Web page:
Recommended Reading: Emmy Awards, Chevy Chase, and Dinesh D’Souza

The sharpest, funniest, and most thoughtful writing of the week.

Modern online media is all about the signal boost, so every Friday here at Flavorwire, we take a moment to spotlight some of the best stuff we’ve read online this week. Today, analysis of Monday night’s Emmys, blistering profiles of a right-wing gadfly and a messy actor, and a harrowing look at a small-town rape case.

Judy Berman on the Emmys.

This was a big week for Flavorwire pride, because it was the first week of former editor-in-chief Judy Berman’s new gig as TV critic for Time. And luckily enough, that week also included the industry’s annual awards ceremony which, true to form, was a bit of a snooze and didn’t have much in common with what’s actually great about the art, as Judy noted:

Maybe the Emmys just haven’t caught up with our current overabundance of great, challenging television. They are, after all, aired on and hosted by personalities from the same ailing Big 5 networks that only picked up awards last night for SNL and the Oscars. Maybe there’s too much of a disconnect between a Television Academy membership that worships staid, glossy mega-hits and a wider TV landscape flooded with radical new voices and unprecedented creativity. (That could explain why the unexplained appearance of Atlanta‘s Teddy Perkins seemed more inspired than anything that happened onstage.) Maybe no one felt up to cheering an industry run, in large part, by alleged serial predators like Les Moonves (whose downfall didn’t get a single mention during the telecast). Maybe NBC shouldn’t have treated the Emmys as a vehicle to promote “Weekend Update.”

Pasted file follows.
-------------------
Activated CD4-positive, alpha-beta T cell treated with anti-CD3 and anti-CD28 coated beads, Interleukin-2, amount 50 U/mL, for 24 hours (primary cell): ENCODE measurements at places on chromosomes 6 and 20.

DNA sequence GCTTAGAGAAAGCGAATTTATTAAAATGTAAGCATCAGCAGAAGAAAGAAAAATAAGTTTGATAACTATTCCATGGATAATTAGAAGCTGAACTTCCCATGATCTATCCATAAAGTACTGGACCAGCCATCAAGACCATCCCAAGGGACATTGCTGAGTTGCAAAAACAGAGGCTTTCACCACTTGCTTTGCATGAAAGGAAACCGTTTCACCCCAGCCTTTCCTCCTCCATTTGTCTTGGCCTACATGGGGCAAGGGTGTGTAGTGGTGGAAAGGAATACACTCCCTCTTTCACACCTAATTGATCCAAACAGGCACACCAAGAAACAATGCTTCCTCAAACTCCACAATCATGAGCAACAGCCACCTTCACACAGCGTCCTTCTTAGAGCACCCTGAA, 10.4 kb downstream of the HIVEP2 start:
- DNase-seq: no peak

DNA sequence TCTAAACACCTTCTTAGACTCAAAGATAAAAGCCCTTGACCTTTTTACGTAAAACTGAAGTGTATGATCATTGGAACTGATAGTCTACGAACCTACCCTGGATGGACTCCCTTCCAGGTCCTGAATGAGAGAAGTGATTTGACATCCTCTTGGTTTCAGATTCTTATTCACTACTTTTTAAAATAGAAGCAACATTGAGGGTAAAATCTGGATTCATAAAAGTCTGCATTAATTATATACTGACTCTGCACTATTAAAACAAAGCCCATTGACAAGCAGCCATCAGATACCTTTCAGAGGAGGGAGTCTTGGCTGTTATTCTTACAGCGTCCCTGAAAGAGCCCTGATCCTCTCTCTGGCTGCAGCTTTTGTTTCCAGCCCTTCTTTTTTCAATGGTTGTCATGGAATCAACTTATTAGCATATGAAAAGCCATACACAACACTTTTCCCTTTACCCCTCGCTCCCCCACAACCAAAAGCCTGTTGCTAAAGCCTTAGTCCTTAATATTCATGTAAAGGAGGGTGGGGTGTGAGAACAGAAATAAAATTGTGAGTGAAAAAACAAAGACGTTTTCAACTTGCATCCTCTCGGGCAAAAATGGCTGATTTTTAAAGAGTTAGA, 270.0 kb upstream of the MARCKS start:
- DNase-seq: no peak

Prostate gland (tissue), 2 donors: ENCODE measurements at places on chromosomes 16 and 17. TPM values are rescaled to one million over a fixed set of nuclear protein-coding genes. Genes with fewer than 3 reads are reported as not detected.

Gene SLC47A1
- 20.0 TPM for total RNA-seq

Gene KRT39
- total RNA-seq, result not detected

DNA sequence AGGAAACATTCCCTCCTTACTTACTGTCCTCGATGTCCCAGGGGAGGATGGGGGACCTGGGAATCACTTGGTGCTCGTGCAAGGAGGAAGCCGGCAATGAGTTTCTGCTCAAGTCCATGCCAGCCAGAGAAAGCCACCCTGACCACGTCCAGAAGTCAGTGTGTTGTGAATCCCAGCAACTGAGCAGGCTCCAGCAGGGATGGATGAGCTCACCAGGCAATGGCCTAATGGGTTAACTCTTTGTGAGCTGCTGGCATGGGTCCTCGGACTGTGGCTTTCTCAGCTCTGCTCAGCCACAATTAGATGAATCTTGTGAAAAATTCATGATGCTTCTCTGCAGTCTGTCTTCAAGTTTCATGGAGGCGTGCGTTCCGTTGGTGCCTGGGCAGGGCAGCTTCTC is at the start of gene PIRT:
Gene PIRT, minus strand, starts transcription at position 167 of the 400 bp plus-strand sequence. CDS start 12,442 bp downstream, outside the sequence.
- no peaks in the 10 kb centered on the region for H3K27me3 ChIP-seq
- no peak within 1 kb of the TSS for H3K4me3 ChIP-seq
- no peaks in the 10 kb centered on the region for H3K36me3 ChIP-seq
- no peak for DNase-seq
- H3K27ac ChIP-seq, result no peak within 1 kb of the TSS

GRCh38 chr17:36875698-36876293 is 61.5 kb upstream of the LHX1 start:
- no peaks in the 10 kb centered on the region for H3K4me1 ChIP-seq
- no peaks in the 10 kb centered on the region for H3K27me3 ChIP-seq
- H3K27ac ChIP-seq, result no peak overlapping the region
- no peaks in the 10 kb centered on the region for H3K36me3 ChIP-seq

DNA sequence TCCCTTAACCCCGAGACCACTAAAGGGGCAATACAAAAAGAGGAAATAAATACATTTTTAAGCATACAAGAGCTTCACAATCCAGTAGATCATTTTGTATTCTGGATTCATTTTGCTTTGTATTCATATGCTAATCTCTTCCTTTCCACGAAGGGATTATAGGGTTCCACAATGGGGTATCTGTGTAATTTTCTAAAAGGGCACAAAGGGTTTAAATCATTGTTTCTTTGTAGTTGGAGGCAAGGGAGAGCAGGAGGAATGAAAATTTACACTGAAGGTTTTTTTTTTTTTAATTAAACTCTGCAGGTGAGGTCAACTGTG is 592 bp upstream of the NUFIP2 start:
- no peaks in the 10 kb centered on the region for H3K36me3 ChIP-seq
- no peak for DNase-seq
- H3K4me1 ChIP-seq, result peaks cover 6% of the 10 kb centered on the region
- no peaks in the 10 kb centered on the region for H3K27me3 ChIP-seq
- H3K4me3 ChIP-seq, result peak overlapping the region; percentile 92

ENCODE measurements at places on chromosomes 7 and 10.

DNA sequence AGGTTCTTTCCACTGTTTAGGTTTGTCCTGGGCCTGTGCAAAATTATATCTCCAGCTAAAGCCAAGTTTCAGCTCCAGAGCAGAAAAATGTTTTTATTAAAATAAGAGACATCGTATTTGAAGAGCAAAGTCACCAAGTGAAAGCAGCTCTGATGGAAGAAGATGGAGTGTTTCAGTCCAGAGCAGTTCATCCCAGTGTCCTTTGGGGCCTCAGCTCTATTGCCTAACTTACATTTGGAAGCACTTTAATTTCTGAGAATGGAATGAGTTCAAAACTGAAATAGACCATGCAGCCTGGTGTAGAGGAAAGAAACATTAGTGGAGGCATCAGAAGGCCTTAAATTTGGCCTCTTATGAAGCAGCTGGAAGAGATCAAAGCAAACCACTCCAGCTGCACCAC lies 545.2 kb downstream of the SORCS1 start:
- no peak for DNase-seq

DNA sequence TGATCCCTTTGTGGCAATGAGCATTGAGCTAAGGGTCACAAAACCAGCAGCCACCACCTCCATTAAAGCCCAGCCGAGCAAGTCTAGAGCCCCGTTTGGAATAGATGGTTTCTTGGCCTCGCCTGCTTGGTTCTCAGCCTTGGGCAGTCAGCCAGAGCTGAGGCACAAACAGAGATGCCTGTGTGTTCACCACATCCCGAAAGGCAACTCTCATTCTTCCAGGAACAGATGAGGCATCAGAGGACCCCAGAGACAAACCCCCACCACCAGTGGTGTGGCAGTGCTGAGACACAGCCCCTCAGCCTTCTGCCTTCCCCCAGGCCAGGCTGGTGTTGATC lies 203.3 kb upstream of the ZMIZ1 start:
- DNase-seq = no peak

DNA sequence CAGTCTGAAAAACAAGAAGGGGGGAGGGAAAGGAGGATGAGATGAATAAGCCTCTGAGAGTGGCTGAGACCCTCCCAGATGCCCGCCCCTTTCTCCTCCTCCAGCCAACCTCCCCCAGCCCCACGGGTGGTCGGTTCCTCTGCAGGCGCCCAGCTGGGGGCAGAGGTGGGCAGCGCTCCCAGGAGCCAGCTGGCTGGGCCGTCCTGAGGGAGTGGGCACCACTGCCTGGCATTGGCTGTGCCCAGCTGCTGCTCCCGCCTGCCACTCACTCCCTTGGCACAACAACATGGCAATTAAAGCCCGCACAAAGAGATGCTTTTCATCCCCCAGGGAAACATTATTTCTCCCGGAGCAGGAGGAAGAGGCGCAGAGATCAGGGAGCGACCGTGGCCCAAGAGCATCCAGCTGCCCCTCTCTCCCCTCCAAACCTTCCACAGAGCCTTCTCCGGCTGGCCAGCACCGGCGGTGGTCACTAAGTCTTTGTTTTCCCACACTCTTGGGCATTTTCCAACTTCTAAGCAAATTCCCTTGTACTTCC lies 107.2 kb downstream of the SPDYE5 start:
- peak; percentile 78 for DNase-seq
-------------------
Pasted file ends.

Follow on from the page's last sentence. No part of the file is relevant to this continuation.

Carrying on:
Alice B. Lloyd on Dinesh D’Souza.

A couple of weeks back, we pointed you in the direction of Lyz Lenz’s excellent profile of Tucker Carlson, which tracked his descent from genuinely insightful intellectual conservative to white grievance-airing Fox News goblin. At the Weekly Standard, Lloyd does a similar number an equally juicy target: Dinesh D’Souza, conservative pundit turned convicted felon turned professional troll.

Peter Robinson, another Dartmouth Review-er, worked with D’Souza in the Reagan White House. Journalism, Robinson recalls, was a better match for D’Souza’s talents than toiling away in near-anonymity as a West Wing policy wonk: “I can’t remember anything he did in the administration,” Robinson admits. But he remembers his articles and his fearless reporting, particularly a 1986 article for Crisis magazine. After a pastoral letter condemning the administration’s defense and economics policies, D’Souza called around to various bishops asking elementary economic questions—which none of them could answer. “Dinesh as a journalist was extremely clever, devastatingly funny,” Robinson says. In those days, “He was a polemicist and a true journalist.”

The two men were close in Washington, less so later at Hoover, where Robinson remains a fellow—although they’d meet for a meal on D’Souza’s occasional visits to campus. “It pains me to remember the last time Dinesh crossed my mind,” Robinson says. “It was a movie poster for a coming attraction, and there was a big, larger-than-life-sized face: Lincoln spliced with Trump to convey that Trump is a second Lincoln.” Robinson wandered on to his movie, some light summer fare, but the image—advertising D’Souza’s Death of a Nation—stuck with him. “I thought to myself, Oh, Dinesh . . .